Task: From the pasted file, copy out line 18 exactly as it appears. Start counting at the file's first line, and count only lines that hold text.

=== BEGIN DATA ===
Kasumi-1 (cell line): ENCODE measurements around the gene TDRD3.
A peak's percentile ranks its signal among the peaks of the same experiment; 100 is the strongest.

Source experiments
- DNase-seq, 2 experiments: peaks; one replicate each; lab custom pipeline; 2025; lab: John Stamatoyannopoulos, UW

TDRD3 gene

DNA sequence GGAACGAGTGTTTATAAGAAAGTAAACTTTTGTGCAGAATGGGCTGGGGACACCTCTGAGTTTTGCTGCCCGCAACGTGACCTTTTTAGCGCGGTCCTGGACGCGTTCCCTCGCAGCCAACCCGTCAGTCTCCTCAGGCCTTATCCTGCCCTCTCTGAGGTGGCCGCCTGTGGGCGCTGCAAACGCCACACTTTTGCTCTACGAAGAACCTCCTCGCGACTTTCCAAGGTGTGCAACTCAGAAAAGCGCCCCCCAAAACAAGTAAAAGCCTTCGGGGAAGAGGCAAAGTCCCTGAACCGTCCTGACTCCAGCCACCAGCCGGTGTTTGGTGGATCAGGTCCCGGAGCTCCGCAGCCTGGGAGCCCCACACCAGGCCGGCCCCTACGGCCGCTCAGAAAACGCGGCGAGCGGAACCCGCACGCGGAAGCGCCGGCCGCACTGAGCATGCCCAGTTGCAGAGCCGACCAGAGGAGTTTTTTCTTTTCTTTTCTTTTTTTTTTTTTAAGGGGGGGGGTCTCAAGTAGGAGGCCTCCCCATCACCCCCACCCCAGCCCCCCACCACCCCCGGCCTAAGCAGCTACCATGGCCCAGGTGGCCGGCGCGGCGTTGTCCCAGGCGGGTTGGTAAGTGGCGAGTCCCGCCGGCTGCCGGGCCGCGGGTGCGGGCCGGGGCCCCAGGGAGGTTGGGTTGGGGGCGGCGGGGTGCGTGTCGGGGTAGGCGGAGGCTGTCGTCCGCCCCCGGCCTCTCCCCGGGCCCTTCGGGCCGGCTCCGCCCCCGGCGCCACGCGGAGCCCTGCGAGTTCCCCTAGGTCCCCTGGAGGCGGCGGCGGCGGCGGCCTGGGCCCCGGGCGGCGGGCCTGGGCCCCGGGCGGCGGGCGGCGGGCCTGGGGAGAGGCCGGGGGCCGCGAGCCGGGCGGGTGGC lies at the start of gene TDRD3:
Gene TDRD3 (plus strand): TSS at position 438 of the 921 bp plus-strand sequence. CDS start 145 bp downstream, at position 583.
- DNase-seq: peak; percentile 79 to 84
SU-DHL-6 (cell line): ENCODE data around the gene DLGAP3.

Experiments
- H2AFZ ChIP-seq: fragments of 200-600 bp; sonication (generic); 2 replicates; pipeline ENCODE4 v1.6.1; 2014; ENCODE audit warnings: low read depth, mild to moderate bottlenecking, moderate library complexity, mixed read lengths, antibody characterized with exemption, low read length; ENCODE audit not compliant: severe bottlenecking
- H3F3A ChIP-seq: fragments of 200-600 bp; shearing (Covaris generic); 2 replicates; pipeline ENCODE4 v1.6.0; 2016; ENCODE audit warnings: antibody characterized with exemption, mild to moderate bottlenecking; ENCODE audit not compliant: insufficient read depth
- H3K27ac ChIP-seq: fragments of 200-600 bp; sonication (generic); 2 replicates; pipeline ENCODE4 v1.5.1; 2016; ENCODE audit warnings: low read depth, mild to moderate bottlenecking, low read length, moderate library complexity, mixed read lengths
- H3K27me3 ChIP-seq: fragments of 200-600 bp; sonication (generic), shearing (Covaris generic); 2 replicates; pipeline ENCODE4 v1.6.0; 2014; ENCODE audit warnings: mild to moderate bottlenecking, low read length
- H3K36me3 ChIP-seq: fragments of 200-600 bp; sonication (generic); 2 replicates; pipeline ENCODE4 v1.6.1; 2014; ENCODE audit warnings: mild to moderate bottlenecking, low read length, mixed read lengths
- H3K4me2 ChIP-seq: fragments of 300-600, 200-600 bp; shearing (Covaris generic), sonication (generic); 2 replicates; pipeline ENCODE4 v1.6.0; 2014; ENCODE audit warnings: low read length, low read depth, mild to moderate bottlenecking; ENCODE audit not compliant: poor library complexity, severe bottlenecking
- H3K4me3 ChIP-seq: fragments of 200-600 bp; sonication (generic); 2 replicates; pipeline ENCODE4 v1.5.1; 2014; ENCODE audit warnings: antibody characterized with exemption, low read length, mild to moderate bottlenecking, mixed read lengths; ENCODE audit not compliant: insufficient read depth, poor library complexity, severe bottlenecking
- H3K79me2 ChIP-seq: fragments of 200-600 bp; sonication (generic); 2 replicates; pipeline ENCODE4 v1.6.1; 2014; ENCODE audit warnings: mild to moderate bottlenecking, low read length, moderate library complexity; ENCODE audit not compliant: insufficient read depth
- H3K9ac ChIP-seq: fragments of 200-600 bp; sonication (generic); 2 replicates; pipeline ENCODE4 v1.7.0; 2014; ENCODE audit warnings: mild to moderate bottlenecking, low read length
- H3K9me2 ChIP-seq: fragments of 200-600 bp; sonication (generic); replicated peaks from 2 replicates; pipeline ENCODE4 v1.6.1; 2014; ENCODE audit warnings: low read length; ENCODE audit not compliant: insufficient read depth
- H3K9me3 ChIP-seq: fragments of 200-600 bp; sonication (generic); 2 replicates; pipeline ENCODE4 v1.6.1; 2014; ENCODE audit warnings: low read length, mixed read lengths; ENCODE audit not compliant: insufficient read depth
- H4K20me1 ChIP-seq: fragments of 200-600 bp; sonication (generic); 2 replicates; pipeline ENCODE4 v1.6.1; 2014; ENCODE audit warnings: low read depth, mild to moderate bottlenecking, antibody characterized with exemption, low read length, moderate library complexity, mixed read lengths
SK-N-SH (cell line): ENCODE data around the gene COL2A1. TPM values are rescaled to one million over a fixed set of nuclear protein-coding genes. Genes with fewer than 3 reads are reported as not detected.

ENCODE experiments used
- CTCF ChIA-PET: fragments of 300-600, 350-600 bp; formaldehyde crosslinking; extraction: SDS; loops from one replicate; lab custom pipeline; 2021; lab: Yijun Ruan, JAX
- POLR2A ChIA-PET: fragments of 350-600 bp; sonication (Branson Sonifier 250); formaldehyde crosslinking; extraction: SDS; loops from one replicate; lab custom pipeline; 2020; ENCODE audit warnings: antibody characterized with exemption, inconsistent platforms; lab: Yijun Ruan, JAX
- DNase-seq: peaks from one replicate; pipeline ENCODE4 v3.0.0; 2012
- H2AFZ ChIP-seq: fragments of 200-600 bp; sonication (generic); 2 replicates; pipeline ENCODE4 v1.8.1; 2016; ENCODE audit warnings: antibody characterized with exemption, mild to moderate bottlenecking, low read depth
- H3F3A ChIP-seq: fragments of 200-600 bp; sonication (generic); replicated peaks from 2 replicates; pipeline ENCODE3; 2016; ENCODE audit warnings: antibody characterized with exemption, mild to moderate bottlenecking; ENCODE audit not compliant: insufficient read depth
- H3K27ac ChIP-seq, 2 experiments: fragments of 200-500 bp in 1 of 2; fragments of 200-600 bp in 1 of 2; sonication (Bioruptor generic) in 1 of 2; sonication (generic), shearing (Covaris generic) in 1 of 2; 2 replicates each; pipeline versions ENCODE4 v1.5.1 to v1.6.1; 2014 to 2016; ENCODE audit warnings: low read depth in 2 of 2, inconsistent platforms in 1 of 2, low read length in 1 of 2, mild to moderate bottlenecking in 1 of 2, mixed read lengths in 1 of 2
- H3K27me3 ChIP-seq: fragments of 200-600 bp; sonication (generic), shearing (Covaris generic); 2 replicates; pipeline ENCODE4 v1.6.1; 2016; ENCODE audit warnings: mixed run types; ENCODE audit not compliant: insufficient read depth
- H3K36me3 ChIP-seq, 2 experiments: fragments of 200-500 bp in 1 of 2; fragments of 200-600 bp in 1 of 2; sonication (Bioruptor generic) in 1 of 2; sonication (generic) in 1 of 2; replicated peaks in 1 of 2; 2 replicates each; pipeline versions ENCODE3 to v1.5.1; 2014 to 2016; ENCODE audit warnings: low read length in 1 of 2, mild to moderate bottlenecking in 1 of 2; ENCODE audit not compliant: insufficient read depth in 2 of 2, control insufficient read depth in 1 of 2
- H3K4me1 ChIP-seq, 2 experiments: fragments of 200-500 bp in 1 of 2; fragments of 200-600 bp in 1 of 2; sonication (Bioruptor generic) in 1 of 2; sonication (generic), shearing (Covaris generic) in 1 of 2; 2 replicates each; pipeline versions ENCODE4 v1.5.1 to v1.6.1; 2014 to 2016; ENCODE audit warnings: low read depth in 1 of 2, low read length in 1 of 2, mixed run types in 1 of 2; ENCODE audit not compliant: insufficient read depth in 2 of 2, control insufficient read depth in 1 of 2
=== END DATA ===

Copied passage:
- H3K79me2 ChIP-seq: fragments of 200-600 bp; sonication (generic); 2 replicates; pipeline ENCODE4 v1.6.1; 2014; ENCODE audit warnings: mild to moderate bottlenecking, low read length, moderate library complexity; ENCODE audit not compliant: insufficient read depth